2001 Maritime
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October 12, 2001

Family business
With a base pay of a reported $321,324 a year, the New Orleans-Baton Rouge Steamship Pilots Association apparently likes to keep jobs in the family.

The New Orleans Times-Picayune reports that despite the objections of some leaders of the association, the Louisiana Public Service Commission has released a document that shows that 37 of the 44 new pilot apprentices elected to the group this spring are related to existing members of the group.

Members of the association pilot ocean-going ships on the Mississippi River between New Orleans and Baton Rouge.

Commissioner Irma Dixon said the results show the group has broken its pledge to bring in more ethnic minorities and women.

Just one of the 44 winning candidates is an African-American. The sole female apprentice is the daughter of the group's president, Clifford E. Clayton.

The Times-Picayune reports that under a rate structure approved by the PSC this year, association pilots are expected to earn a base salary of $321,324 in 2001, a 23 percent increase. In approving the new rate, the Public Service Commission stipulated that it would not approve the creation of more than six pilot positions in any single year. The association said the 44 apprentices would become pilots in groups of eight to 18 over a three-year period.

HDW takes over Hellenic
After some last minute wavering, Germany's HDW-Ferostaal now owns Greece's largest shipyard, Hellenic Shipyards. Yesterday, reports Kathimirini, it signed a deal with the Hellenic Industrial Development Bank. Subject to European Union regulatory approval, HDW-Ferrostaal will pay 2.1 billion drachmas for the 51% of the yard owned by the bank and the 49% owned by a workers cooperative. It will also participate in a 14-billion-drachma share capital increase at the yard ($1 is worth around 377 drachma).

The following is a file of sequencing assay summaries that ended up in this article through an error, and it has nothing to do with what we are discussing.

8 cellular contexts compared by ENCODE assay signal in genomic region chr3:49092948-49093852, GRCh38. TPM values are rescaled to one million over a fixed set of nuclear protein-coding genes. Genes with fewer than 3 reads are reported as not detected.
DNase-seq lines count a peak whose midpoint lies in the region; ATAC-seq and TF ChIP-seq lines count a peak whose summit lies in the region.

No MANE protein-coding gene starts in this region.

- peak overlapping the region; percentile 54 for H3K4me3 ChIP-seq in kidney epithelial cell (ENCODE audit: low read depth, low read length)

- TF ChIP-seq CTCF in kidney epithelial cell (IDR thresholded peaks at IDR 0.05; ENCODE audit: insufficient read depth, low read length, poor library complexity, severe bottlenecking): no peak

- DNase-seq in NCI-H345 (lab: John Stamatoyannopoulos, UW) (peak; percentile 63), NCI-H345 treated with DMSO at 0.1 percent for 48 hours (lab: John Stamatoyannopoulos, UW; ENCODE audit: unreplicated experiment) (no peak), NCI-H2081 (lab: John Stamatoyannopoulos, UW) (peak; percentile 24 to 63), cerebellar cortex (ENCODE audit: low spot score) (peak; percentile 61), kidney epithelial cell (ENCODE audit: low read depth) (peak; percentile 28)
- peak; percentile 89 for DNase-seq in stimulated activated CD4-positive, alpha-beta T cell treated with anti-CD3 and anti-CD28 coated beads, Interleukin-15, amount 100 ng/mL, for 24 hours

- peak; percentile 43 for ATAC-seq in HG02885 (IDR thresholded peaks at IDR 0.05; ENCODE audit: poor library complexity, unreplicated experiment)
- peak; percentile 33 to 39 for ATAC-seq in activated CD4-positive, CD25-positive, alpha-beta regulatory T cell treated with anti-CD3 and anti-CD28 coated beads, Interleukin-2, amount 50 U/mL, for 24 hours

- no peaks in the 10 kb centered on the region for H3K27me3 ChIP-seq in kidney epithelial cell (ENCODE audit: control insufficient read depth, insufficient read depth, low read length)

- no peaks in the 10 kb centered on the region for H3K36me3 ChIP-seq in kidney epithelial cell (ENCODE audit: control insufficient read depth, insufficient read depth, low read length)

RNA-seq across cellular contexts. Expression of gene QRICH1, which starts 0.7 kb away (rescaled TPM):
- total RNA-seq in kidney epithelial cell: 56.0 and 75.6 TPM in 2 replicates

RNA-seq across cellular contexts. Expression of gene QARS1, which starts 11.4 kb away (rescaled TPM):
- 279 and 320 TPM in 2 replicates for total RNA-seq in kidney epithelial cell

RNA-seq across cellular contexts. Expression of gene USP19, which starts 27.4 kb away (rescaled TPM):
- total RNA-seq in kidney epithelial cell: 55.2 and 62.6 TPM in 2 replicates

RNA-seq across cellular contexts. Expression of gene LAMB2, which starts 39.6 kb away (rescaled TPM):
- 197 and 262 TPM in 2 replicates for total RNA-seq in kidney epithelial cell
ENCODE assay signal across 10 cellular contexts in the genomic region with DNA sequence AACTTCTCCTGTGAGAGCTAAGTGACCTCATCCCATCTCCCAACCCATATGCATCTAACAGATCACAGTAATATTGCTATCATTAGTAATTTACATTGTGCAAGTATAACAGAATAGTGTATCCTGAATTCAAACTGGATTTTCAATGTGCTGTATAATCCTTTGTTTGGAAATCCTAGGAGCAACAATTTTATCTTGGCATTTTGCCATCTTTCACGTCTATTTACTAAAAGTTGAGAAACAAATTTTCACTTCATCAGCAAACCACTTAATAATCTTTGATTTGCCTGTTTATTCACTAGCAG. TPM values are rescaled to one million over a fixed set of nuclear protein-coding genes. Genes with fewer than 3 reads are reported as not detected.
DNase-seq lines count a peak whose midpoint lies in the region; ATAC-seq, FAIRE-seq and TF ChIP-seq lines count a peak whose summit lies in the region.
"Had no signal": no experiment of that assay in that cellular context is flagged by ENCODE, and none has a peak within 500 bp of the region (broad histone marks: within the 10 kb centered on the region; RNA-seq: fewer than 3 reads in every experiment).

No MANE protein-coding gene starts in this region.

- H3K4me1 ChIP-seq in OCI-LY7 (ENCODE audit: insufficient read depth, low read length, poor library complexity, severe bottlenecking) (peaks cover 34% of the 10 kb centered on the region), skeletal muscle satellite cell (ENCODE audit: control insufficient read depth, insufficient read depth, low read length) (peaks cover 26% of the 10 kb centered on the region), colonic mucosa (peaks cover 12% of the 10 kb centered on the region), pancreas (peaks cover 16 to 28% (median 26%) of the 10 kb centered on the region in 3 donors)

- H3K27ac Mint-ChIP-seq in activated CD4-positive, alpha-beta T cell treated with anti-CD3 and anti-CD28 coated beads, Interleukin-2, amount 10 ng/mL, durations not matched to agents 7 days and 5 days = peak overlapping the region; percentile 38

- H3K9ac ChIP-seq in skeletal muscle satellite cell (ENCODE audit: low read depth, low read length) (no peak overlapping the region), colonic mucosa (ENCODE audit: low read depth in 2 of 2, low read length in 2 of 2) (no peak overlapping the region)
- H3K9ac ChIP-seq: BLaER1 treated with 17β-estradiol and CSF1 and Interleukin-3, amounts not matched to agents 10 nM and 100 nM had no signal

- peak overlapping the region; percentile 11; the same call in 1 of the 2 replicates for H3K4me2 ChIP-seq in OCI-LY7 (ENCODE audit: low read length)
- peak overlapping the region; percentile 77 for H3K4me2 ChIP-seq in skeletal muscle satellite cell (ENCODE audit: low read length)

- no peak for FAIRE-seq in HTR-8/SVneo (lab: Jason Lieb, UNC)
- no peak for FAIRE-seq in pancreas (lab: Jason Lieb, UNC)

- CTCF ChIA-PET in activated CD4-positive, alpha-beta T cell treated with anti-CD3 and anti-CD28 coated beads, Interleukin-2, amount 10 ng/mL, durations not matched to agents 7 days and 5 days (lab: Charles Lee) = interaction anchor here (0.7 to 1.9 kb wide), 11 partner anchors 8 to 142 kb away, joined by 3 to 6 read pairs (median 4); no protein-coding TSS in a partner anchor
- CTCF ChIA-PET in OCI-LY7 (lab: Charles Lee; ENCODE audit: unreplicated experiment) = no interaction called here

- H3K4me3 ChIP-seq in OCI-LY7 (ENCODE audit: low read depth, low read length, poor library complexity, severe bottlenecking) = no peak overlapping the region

The offer is an improvement of 600 million drachmas on the original bid. HDW-Ferrostaal also reportedly agreed to take on the Greek shipbuilder's obligations, including maintaining the company as a shipyard for 10 years and retaining the 1,400-strong workforce for six years.

 
The background to all this is a very significant submartine contract involving HDW's new class 214 boat. Earlier this year, Greek Minister of Defense Apostolos-Athanasios Tsochatzopoulos ceremonially started the welding of the first frames for the construction of the first submarine of this class at HDW's Kiel yard in Germany. The boat is the first HDW submarine equipped with a fuel cell for air-independent propulsion that will be exported.

Howaldtswerke-Deutsche Werft AG, Ferrostaal AG and Hellenic Shipyards signed the contract for the construction of three submarines of this new class in Athens in February 2000. The order value exceeds DM 2 billion—or close to $1 billion. While the first boat is being built in Kiel, the follow on boats will be built by Hellenic Shipyards in Greece. In addition, the order includes an option for one further boat to be constructed in Greece.

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